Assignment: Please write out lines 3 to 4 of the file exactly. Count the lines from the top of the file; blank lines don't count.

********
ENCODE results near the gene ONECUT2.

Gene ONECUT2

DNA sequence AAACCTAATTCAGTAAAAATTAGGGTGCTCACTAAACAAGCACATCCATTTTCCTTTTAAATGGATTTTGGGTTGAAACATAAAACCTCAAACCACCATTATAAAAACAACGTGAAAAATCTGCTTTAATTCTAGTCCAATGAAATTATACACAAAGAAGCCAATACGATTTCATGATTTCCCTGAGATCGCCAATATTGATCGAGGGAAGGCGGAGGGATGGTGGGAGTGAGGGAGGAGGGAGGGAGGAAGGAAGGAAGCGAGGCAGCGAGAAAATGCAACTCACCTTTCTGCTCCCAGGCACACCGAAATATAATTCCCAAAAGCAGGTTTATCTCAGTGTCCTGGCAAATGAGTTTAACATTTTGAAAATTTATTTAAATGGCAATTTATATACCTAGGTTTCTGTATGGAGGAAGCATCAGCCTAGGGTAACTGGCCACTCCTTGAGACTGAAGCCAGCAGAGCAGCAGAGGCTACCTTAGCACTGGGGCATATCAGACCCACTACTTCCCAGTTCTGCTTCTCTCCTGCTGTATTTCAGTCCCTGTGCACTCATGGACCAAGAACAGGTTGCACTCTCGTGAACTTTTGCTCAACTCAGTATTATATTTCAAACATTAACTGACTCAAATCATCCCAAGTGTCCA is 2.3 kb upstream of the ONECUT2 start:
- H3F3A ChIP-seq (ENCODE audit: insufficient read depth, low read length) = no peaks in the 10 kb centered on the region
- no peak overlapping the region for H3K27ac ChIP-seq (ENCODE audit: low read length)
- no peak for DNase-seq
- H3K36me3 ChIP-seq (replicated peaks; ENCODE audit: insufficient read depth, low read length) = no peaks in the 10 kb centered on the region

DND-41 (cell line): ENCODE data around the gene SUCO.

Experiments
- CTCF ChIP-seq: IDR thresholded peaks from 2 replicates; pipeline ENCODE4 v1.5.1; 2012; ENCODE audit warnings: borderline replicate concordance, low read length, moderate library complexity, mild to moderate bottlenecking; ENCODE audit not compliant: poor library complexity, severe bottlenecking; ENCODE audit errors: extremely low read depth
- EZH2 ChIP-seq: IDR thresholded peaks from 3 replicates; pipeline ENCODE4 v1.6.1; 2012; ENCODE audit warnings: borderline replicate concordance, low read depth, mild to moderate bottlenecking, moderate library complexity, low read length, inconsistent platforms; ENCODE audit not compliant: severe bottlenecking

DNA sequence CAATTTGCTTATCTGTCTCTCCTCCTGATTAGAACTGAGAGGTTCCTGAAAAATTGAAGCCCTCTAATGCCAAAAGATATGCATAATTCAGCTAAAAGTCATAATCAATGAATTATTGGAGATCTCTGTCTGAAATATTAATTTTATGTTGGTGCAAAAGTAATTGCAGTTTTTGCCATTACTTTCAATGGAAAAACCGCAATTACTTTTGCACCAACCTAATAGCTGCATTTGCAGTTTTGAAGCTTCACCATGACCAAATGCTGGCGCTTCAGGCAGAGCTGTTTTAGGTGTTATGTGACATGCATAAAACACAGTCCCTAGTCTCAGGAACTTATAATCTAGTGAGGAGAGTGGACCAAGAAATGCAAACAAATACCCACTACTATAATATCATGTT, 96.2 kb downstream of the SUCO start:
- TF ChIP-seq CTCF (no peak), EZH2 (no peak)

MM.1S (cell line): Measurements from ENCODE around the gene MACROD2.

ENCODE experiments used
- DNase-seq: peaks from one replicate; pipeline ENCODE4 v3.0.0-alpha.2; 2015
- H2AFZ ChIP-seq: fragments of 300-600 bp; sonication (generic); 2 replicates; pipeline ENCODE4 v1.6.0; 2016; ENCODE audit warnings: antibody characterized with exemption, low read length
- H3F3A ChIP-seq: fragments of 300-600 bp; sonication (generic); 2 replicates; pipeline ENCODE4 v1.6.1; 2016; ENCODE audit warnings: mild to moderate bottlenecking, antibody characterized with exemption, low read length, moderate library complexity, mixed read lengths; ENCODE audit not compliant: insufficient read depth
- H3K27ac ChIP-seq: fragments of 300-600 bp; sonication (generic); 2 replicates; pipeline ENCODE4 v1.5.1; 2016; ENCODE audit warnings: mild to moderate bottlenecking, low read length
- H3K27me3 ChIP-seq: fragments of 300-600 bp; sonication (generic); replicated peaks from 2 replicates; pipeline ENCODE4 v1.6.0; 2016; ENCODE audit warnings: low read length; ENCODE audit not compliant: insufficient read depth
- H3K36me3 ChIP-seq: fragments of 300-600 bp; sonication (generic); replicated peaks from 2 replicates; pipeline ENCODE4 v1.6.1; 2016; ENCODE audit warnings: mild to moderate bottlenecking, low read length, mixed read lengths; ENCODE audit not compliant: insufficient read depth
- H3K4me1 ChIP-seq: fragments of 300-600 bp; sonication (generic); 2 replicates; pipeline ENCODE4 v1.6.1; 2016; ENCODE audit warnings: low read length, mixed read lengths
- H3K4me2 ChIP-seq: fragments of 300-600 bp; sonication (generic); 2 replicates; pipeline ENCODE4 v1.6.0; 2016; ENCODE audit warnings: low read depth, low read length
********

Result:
DNA sequence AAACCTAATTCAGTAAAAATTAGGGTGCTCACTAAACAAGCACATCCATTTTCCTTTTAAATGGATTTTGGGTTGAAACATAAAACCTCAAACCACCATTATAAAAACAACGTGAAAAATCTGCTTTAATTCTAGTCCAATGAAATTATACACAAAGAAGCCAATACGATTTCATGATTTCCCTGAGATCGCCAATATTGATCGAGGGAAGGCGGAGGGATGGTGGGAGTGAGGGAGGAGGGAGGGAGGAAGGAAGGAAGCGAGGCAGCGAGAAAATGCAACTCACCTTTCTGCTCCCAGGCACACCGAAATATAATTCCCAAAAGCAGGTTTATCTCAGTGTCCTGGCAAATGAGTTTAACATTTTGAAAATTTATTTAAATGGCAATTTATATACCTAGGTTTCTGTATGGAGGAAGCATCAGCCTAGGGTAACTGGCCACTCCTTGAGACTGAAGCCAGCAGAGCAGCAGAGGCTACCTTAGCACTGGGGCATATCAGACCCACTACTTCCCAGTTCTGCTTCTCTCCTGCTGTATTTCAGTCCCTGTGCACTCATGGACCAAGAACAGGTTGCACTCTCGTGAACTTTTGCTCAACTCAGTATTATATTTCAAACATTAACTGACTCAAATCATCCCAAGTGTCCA is 2.3 kb upstream of the ONECUT2 start:
- H3F3A ChIP-seq (ENCODE audit: insufficient read depth, low read length) = no peaks in the 10 kb centered on the region